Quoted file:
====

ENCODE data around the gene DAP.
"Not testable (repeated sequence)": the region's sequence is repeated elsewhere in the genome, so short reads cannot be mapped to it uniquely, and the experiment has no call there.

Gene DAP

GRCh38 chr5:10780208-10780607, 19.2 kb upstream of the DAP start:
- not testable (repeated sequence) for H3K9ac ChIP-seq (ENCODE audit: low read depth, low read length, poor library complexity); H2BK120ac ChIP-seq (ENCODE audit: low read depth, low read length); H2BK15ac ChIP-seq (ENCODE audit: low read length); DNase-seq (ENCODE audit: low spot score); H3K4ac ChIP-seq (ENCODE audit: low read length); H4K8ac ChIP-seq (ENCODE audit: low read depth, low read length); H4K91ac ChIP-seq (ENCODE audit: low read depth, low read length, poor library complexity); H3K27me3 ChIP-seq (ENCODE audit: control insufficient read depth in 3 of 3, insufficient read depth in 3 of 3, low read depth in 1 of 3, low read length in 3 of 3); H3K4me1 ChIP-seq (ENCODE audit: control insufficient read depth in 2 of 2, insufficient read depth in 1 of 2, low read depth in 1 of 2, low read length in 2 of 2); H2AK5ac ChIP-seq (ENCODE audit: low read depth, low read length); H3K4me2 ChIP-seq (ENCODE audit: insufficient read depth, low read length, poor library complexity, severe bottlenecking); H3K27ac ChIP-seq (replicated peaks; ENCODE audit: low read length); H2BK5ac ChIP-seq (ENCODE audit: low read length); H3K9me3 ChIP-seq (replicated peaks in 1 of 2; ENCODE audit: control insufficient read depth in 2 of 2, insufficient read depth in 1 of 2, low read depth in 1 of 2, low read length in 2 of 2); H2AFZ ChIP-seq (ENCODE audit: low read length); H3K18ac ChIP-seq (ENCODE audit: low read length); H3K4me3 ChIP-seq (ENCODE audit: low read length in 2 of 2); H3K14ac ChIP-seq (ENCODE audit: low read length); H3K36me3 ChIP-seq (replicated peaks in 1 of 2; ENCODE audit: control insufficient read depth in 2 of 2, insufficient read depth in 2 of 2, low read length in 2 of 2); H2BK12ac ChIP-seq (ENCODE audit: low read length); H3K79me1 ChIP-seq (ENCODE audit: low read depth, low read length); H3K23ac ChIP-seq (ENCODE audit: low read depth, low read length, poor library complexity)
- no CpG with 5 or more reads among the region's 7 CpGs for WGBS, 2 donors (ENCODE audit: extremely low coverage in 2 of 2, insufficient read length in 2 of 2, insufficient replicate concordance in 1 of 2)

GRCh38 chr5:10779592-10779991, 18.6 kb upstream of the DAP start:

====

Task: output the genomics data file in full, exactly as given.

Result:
ENCODE data around the gene DAP.
"Not testable (repeated sequence)": the region's sequence is repeated elsewhere in the genome, so short reads cannot be mapped to it uniquely, and the experiment has no call there.

Gene DAP

GRCh38 chr5:10780208-10780607, 19.2 kb upstream of the DAP start:
- not testable (repeated sequence) for H3K9ac ChIP-seq (ENCODE audit: low read depth, low read length, poor library complexity); H2BK120ac ChIP-seq (ENCODE audit: low read depth, low read length); H2BK15ac ChIP-seq (ENCODE audit: low read length); DNase-seq (ENCODE audit: low spot score); H3K4ac ChIP-seq (ENCODE audit: low read length); H4K8ac ChIP-seq (ENCODE audit: low read depth, low read length); H4K91ac ChIP-seq (ENCODE audit: low read depth, low read length, poor library complexity); H3K27me3 ChIP-seq (ENCODE audit: control insufficient read depth in 3 of 3, insufficient read depth in 3 of 3, low read depth in 1 of 3, low read length in 3 of 3); H3K4me1 ChIP-seq (ENCODE audit: control insufficient read depth in 2 of 2, insufficient read depth in 1 of 2, low read depth in 1 of 2, low read length in 2 of 2); H2AK5ac ChIP-seq (ENCODE audit: low read depth, low read length); H3K4me2 ChIP-seq (ENCODE audit: insufficient read depth, low read length, poor library complexity, severe bottlenecking); H3K27ac ChIP-seq (replicated peaks; ENCODE audit: low read length); H2BK5ac ChIP-seq (ENCODE audit: low read length); H3K9me3 ChIP-seq (replicated peaks in 1 of 2; ENCODE audit: control insufficient read depth in 2 of 2, insufficient read depth in 1 of 2, low read depth in 1 of 2, low read length in 2 of 2); H2AFZ ChIP-seq (ENCODE audit: low read length); H3K18ac ChIP-seq (ENCODE audit: low read length); H3K4me3 ChIP-seq (ENCODE audit: low read length in 2 of 2); H3K14ac ChIP-seq (ENCODE audit: low read length); H3K36me3 ChIP-seq (replicated peaks in 1 of 2; ENCODE audit: control insufficient read depth in 2 of 2, insufficient read depth in 2 of 2, low read length in 2 of 2); H2BK12ac ChIP-seq (ENCODE audit: low read length); H3K79me1 ChIP-seq (ENCODE audit: low read depth, low read length); H3K23ac ChIP-seq (ENCODE audit: low read depth, low read length, poor library complexity)
- no CpG with 5 or more reads among the region's 7 CpGs for WGBS, 2 donors (ENCODE audit: extremely low coverage in 2 of 2, insufficient read length in 2 of 2, insufficient replicate concordance in 1 of 2)

GRCh38 chr5:10779592-10779991, 18.6 kb upstream of the DAP start: